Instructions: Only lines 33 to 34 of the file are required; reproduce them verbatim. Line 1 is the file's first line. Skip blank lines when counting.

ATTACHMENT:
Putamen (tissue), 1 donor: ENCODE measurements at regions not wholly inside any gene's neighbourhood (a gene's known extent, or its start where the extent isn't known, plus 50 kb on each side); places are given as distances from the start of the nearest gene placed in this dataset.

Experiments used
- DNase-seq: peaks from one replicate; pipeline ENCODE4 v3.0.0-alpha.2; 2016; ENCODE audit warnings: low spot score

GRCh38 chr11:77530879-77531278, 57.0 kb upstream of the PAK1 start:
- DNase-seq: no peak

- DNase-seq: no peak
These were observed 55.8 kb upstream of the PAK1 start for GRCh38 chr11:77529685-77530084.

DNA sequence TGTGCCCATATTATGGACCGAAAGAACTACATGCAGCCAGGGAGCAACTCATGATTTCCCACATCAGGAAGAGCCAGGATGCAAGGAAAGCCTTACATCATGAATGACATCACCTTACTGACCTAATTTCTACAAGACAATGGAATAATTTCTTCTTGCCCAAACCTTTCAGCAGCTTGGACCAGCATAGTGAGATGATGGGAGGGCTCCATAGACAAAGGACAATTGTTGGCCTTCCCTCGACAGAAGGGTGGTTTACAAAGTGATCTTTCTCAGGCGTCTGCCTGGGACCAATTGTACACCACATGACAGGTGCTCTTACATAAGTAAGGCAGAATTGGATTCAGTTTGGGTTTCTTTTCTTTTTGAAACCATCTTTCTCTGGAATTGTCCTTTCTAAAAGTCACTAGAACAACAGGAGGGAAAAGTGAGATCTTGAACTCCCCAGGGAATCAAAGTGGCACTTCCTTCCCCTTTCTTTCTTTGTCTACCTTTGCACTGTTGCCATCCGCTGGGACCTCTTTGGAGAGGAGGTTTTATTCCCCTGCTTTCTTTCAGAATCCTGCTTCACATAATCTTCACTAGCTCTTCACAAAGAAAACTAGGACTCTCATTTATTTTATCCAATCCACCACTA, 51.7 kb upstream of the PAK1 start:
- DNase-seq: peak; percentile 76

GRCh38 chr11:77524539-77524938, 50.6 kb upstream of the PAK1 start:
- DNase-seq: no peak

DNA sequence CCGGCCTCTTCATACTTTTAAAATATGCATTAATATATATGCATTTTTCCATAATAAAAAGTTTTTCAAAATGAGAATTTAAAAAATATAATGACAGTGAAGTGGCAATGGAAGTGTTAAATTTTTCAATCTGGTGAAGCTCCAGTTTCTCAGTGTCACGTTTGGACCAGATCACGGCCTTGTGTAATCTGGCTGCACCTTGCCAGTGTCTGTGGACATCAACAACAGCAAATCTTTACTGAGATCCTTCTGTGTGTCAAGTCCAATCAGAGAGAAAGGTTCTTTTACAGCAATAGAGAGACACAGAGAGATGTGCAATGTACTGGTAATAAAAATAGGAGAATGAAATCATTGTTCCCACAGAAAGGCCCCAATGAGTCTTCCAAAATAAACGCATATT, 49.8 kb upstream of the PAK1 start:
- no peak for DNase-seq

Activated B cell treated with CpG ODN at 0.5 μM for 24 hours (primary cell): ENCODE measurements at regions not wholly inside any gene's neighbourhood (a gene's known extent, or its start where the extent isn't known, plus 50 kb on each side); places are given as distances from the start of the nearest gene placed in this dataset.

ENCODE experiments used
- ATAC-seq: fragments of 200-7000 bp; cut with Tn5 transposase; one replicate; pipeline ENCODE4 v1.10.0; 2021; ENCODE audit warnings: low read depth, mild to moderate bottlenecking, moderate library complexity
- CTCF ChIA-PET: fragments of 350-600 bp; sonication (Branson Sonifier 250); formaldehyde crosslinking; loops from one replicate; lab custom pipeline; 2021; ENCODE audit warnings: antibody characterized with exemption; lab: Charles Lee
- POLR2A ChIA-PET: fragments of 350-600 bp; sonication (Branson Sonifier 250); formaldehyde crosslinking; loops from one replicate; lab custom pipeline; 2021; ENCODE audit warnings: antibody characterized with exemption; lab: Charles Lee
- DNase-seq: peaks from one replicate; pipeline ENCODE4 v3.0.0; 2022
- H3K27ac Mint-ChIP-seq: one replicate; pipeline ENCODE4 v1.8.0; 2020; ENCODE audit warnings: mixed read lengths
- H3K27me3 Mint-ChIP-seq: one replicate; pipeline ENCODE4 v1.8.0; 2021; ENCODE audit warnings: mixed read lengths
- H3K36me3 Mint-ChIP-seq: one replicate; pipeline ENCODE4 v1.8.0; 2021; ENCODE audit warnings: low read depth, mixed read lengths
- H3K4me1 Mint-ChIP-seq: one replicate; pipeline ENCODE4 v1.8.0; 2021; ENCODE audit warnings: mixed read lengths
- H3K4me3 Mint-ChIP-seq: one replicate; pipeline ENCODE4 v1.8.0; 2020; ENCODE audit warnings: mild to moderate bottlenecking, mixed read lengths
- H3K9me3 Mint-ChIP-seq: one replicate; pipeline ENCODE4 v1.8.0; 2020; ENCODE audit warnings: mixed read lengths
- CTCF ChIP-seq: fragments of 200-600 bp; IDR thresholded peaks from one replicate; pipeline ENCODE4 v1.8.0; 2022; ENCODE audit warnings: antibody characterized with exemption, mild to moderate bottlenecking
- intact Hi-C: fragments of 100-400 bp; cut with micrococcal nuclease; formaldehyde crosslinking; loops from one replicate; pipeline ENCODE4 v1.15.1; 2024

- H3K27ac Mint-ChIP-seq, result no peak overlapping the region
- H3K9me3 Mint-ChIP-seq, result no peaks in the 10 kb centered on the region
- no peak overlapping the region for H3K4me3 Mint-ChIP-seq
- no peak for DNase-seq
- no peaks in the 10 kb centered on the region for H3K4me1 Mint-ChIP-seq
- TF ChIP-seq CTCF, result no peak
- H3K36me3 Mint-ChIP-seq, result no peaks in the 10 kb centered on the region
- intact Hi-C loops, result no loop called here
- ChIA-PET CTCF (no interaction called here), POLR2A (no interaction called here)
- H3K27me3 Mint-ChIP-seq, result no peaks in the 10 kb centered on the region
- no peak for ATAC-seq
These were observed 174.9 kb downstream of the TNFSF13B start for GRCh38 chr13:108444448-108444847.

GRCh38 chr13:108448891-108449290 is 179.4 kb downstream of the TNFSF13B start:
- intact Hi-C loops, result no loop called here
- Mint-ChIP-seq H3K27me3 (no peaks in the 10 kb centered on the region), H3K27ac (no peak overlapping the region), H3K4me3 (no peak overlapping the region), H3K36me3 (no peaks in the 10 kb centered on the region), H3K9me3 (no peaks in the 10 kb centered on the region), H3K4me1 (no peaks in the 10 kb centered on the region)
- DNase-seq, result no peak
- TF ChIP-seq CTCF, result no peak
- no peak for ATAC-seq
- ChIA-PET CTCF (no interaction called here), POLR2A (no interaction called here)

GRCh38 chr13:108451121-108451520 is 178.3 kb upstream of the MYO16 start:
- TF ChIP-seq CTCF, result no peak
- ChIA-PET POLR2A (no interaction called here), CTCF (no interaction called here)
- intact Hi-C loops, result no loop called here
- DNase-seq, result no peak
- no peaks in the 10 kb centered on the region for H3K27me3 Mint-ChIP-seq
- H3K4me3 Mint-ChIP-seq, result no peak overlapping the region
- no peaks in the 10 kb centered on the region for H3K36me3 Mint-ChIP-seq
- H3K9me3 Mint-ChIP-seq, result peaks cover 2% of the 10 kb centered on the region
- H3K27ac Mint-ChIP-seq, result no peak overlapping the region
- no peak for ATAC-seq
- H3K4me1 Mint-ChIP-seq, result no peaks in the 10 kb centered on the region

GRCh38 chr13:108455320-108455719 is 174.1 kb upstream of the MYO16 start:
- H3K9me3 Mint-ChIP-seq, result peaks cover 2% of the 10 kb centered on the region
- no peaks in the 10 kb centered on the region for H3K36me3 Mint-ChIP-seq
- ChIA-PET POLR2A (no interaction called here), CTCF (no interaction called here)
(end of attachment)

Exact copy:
- TF ChIP-seq CTCF, result no peak
- H3K36me3 Mint-ChIP-seq, result no peaks in the 10 kb centered on the region